Everyone knows eating fruits and vegetables is good for your health. But these days, stores offer a dizzying array of options: organic, conventional, CSAs, local agriculture. Which ones are best for your health?
A new study, published in January in the journal PeerJ, looks at how regenerative farming practices — soil-building techniques that minimize plowing, use cover crops, and plant diverse crops — affect the nutritional content of the food.Results of the preliminary experiment, which included 10 farms across the U.S., show that the crops from farms following soil-friendly practices for at least five years had a healthier nutritional profile than the same crops grown on neighboring, conventional farms. Results showed a boost in certain minerals, vitamins and phytochemicals that benefit human health.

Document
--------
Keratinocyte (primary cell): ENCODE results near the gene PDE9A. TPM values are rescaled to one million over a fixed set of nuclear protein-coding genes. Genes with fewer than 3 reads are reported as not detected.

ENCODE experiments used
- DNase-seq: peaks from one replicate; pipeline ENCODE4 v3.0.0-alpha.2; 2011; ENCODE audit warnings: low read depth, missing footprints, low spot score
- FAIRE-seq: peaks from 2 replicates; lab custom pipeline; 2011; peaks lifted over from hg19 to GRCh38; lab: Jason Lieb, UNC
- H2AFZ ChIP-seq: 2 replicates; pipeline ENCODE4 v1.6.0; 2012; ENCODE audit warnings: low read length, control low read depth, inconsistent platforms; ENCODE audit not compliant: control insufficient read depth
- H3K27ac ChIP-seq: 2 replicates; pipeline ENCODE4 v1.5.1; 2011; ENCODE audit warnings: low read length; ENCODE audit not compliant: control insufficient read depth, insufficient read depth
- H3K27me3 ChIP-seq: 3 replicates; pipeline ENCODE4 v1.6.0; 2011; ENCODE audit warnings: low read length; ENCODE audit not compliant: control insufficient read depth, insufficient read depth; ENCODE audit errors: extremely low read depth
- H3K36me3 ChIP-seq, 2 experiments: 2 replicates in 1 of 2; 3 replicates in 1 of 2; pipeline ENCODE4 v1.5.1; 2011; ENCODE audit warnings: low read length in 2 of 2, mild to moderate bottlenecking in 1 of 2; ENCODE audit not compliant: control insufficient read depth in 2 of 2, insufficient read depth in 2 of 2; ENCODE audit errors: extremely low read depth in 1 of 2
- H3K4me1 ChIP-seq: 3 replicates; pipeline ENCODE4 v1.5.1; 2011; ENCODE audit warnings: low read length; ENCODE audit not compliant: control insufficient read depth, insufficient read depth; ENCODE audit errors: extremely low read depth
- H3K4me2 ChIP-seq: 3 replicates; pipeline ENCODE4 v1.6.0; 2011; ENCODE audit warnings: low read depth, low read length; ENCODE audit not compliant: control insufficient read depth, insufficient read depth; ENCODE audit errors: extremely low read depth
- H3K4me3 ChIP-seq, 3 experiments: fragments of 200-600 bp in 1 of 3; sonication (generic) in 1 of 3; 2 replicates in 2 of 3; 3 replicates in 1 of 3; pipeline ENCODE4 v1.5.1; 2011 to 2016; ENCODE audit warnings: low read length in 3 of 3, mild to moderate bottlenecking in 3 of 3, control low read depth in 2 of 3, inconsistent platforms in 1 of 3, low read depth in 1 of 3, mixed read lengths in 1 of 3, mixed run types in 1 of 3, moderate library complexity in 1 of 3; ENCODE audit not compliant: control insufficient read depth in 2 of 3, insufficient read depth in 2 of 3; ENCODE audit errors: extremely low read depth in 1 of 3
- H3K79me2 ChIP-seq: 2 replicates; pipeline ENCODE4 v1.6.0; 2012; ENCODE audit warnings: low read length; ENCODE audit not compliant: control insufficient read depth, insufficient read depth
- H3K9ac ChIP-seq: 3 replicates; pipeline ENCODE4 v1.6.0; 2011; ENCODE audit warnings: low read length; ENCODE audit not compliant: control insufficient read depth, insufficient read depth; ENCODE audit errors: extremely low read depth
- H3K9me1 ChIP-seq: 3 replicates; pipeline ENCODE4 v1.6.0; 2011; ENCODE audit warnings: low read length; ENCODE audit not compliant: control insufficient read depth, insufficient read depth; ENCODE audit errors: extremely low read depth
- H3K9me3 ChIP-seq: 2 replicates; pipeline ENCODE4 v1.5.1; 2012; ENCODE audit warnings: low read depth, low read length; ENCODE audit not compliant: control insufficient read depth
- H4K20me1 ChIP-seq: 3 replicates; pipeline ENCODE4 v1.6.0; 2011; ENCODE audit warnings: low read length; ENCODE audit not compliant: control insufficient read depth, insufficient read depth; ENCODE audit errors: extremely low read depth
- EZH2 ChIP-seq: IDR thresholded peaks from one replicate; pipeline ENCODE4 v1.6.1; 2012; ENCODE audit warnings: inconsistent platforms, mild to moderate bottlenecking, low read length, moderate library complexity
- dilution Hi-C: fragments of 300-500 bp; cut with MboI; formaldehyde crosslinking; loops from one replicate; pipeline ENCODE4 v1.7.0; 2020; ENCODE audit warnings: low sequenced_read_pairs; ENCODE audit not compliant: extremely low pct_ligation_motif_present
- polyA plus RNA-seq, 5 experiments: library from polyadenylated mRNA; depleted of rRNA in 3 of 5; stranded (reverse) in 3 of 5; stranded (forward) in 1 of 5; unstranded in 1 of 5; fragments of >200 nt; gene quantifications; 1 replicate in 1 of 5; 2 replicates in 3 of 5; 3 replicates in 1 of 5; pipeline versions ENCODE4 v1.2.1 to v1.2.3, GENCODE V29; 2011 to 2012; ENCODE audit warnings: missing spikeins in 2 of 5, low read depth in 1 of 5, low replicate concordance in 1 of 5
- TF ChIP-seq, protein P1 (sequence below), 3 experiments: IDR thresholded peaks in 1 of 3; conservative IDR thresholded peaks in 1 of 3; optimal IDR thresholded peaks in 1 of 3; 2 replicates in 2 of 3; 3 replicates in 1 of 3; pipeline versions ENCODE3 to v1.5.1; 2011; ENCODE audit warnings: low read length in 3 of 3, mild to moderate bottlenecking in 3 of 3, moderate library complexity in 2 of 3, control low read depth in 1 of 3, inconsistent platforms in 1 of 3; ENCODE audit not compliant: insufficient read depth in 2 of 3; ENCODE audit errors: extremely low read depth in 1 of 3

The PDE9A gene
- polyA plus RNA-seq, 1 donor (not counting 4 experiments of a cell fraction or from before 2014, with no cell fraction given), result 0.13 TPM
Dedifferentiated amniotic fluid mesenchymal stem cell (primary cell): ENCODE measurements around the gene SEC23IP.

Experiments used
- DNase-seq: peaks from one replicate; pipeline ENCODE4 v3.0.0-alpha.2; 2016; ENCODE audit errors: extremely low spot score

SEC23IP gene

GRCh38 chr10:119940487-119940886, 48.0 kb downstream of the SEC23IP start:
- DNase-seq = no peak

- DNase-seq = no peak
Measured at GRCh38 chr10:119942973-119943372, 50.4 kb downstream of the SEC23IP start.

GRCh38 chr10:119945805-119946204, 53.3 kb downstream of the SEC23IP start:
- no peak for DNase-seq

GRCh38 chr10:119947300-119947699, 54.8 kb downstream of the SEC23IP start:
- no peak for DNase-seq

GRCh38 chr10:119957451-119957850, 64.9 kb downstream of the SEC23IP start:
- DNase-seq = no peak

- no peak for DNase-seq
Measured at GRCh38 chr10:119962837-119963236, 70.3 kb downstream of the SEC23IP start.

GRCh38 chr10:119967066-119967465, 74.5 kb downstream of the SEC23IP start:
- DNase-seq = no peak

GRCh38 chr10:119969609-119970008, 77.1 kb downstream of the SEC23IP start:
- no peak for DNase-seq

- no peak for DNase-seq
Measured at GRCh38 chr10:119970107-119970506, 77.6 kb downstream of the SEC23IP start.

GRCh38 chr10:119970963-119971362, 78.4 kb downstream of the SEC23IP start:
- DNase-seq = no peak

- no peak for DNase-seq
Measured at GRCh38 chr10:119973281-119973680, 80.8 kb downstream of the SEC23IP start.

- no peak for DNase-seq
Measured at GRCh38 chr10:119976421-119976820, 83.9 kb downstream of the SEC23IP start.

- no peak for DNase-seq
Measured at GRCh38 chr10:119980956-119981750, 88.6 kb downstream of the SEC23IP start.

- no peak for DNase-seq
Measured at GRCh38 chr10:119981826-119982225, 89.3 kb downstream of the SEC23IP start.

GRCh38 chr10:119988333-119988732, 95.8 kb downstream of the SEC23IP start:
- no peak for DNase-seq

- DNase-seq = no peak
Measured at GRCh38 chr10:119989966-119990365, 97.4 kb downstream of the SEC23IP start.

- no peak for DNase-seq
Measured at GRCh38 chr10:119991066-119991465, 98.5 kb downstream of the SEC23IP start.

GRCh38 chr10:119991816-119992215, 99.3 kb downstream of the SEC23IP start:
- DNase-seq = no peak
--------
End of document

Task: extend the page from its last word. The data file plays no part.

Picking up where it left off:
“We couldn’t find studies that related directly to how the health of the soil affects what gets into crops,” said lead author David Montgomery, a UW professor of Earth and space sciences. “So we did the experiment that we wished was out there.”
Montgomery designed the study during research for his upcoming book, “What Your Food Ate,” due out in June. His spouse, Anne Biklé, is a biologist and co-author of the study and the upcoming book.
The authors collaborated with farmers using regenerative farming practices to conduct an experiment. All the participating farms, mostly in the Midwest and in the Eastern U.S., agreed to grow one acre of a test crop — peas, sorghum, corn or soybeans — for comparison with the same crop grown on a neighboring farm using conventional agriculture. Co-author Ray Archuleta, a retired soil conservation scientist with the U.S. Department of Agriculture, visited all the farms and sampled their soil in summer 2019. Farmers then sent samples of their crops in for analysis.